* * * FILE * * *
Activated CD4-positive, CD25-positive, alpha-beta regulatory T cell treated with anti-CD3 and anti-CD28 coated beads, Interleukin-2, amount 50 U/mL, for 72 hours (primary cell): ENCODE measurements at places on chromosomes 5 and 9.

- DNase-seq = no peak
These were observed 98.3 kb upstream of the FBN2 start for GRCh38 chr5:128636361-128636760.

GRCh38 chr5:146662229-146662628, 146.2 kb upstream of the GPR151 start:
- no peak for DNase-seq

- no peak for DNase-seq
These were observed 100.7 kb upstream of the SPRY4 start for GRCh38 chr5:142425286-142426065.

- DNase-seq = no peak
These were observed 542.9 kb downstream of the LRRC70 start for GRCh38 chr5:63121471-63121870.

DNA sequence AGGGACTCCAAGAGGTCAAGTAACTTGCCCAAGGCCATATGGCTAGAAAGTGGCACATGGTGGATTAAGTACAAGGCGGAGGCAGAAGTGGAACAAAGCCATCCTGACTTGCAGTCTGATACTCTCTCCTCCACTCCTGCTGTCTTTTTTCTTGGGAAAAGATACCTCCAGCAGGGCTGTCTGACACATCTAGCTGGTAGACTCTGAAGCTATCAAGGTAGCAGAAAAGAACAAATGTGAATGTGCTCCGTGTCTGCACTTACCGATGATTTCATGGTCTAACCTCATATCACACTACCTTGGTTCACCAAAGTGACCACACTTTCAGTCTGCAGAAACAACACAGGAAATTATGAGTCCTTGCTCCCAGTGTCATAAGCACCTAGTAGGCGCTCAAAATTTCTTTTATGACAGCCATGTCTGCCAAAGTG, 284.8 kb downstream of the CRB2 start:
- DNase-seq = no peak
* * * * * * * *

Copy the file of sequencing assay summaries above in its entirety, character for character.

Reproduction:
Activated CD4-positive, CD25-positive, alpha-beta regulatory T cell treated with anti-CD3 and anti-CD28 coated beads, Interleukin-2, amount 50 U/mL, for 72 hours (primary cell): ENCODE measurements at places on chromosomes 5 and 9.

- DNase-seq = no peak
These were observed 98.3 kb upstream of the FBN2 start for GRCh38 chr5:128636361-128636760.

GRCh38 chr5:146662229-146662628, 146.2 kb upstream of the GPR151 start:
- no peak for DNase-seq

- no peak for DNase-seq
These were observed 100.7 kb upstream of the SPRY4 start for GRCh38 chr5:142425286-142426065.

- DNase-seq = no peak
These were observed 542.9 kb downstream of the LRRC70 start for GRCh38 chr5:63121471-63121870.

DNA sequence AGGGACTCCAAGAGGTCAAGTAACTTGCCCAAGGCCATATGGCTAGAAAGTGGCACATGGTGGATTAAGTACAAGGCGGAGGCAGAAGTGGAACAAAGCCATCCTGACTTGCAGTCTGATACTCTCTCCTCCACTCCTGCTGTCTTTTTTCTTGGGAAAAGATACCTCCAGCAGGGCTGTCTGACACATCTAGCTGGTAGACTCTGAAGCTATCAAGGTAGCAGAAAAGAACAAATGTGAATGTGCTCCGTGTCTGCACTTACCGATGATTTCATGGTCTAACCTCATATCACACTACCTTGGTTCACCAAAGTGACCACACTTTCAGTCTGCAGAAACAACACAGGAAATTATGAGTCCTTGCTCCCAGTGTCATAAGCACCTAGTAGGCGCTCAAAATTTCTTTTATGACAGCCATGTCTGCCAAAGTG, 284.8 kb downstream of the CRB2 start:
- DNase-seq = no peak